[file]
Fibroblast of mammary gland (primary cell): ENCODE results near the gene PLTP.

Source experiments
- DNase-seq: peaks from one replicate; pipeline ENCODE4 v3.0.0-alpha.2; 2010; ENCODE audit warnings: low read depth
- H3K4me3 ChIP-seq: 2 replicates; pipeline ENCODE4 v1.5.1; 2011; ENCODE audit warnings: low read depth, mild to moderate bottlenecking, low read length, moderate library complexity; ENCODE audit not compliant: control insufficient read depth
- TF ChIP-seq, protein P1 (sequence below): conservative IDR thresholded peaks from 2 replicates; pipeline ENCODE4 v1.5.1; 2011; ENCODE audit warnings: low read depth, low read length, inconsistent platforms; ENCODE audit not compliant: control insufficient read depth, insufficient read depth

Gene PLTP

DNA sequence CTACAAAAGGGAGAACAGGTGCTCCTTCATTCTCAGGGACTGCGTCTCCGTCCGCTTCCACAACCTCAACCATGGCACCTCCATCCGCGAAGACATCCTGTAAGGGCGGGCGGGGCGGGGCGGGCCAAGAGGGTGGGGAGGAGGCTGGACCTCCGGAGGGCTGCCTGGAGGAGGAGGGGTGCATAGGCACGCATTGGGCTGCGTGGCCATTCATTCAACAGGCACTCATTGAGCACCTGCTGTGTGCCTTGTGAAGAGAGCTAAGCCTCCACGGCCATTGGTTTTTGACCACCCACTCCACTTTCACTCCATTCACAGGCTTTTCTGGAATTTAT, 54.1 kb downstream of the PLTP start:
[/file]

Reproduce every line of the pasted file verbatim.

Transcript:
Fibroblast of mammary gland (primary cell): ENCODE results near the gene PLTP.

Source experiments
- DNase-seq: peaks from one replicate; pipeline ENCODE4 v3.0.0-alpha.2; 2010; ENCODE audit warnings: low read depth
- H3K4me3 ChIP-seq: 2 replicates; pipeline ENCODE4 v1.5.1; 2011; ENCODE audit warnings: low read depth, mild to moderate bottlenecking, low read length, moderate library complexity; ENCODE audit not compliant: control insufficient read depth
- TF ChIP-seq, protein P1 (sequence below): conservative IDR thresholded peaks from 2 replicates; pipeline ENCODE4 v1.5.1; 2011; ENCODE audit warnings: low read depth, low read length, inconsistent platforms; ENCODE audit not compliant: control insufficient read depth, insufficient read depth

Gene PLTP

DNA sequence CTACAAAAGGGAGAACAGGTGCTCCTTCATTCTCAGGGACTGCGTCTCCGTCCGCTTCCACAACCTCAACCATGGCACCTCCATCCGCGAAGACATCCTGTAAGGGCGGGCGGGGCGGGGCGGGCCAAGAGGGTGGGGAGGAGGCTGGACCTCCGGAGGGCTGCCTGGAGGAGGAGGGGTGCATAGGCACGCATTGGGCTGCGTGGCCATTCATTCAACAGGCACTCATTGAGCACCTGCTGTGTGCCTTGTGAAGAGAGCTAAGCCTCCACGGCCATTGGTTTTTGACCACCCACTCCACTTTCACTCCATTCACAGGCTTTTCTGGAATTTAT, 54.1 kb downstream of the PLTP start: